MARKESAN, Wisc. — A Wisconsin man grew the heaviest pumpkin in the country, weighing 2,520 pounds. It marked the second-heaviest pumpkin in the world grown in 2021.
Unfortunately, it's not going down in any record books, and the grower isn't winning any prizes. He was disqualified.
Mike Schmit nearly set a record for heaviest pumpkin in Wisconsin and would have been on the all-time list for pumpkins grown in the United States.
However, his pumpkin cracked.
That made him ineligible for any competitions this year, like the 2021 Safeway World Championship Pumpkin Weigh-Off in California.
The World Championship pays $9/pound to the winner, meaning Schmit could have won $22,680.
That's one expensive crack.
"It happens. There's no crying in pumpkin growing," Schmit said.
Schmit grew his gargantuan gourd in Markesan, Wisconsin, located about 30 miles west of Fond du Lac.
Surprisingly, Schmit isn't too bummed. He knows that these types of things can happen. In fact, sometimes pumpkins will crack on the way to competitions.
"I know I can do it again, so we just gotta look forward to the future," he said.
Schmit started growing giant pumpkins in 2016. In that short time, he has won three competitions. This year marked the first time he ever eclipsed the 2,500-pound mark.
Growing giant pumpkins isn't the most common hobby, but Schmit is fascinated by it.
"Some people say we're crazy, but you know, we're just people who like to have a little fun out in the dirt," he said.
Plus, his pumpkins get lots of looks when he is transporting them. Kids press their faces up against car windows, and people pull up next to him to take photos.
"Pumpkins are like ice cream; everyone loves them," Schmit said.
While he isn't too disappointed that the pumpkin cracked, Schmit did acknowledge it's tough to see all that hard work not pay off. It takes about 10 hours a week to take care of one pumpkin.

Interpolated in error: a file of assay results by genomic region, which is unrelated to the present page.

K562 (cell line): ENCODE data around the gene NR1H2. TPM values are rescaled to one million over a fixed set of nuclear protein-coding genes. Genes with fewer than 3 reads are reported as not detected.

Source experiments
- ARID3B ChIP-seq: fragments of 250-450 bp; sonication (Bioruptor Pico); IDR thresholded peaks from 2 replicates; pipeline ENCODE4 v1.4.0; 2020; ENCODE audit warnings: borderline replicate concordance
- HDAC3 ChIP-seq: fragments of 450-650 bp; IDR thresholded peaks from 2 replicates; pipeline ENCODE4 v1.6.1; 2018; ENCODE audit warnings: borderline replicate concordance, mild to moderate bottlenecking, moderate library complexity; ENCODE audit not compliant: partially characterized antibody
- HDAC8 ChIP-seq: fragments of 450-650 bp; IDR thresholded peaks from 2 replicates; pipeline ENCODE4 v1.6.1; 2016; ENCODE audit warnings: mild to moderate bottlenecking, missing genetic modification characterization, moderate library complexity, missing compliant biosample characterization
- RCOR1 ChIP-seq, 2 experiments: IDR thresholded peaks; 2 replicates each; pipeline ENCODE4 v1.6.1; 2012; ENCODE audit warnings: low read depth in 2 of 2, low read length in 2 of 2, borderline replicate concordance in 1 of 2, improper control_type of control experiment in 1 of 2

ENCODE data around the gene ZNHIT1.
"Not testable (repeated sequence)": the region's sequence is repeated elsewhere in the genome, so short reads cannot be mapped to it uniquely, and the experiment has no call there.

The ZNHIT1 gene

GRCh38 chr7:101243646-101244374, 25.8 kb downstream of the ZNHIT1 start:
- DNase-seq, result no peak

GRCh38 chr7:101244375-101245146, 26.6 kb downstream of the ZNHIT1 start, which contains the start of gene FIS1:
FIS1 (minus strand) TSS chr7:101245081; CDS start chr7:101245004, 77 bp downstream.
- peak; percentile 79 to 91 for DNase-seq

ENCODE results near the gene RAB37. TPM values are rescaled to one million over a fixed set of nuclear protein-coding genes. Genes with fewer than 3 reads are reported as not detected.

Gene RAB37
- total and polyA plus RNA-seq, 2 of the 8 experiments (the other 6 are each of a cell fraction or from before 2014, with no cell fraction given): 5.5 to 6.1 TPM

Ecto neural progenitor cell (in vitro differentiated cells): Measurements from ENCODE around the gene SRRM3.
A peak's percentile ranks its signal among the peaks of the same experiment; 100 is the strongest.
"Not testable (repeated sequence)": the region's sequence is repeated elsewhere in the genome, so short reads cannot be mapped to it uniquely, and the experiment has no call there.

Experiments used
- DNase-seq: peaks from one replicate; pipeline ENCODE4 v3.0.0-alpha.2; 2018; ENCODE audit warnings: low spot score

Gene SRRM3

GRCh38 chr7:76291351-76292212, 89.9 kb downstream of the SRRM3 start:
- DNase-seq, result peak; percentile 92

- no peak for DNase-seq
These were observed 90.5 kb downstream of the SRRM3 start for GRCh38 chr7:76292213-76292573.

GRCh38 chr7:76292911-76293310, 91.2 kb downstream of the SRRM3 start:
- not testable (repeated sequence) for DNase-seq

Schmit grew three giant gourds, which meant he was spending about 30 hours per week watering and maintaining his pumpkins.
All three shared similar fates.
At its peak, the nearly-record-setting pumpkin grew 53 pounds a day and needed about 150 gallons of water per day.
The seeds Schmit uses aren't just the standard seeds from an ordinary pumpkin patch — they are specifically designed to grow large. In fact, the seed genetics are closely monitored, just like in raising cattle.
Traditionally, the ultimate fate of a giant pumpkin is to be blown up, dropped from a crane, or even used as a jack-o-lantern. However, given the importance of genetics, Schmit will keep his pumpkin to collect the seeds from it in hopes that it yields another record-setter.
As for common misconceptions about growing giant pumpkins, Schmit said there are two.
"A lot of times, they ask if it's real. Yes, it's real. And then second-biggest one is, 'Do you feed it milk?'" Schmit said. "I don't know. I think it's a wives tale from 'Little House on the Prairie.'"
Schmit hopes that the great pumpkin gods will look on him more favorably next year, and he can grow a gourd to a similar weight.
This story was originally published by James Groh on Scripps station TMJ4 in Milwaukee.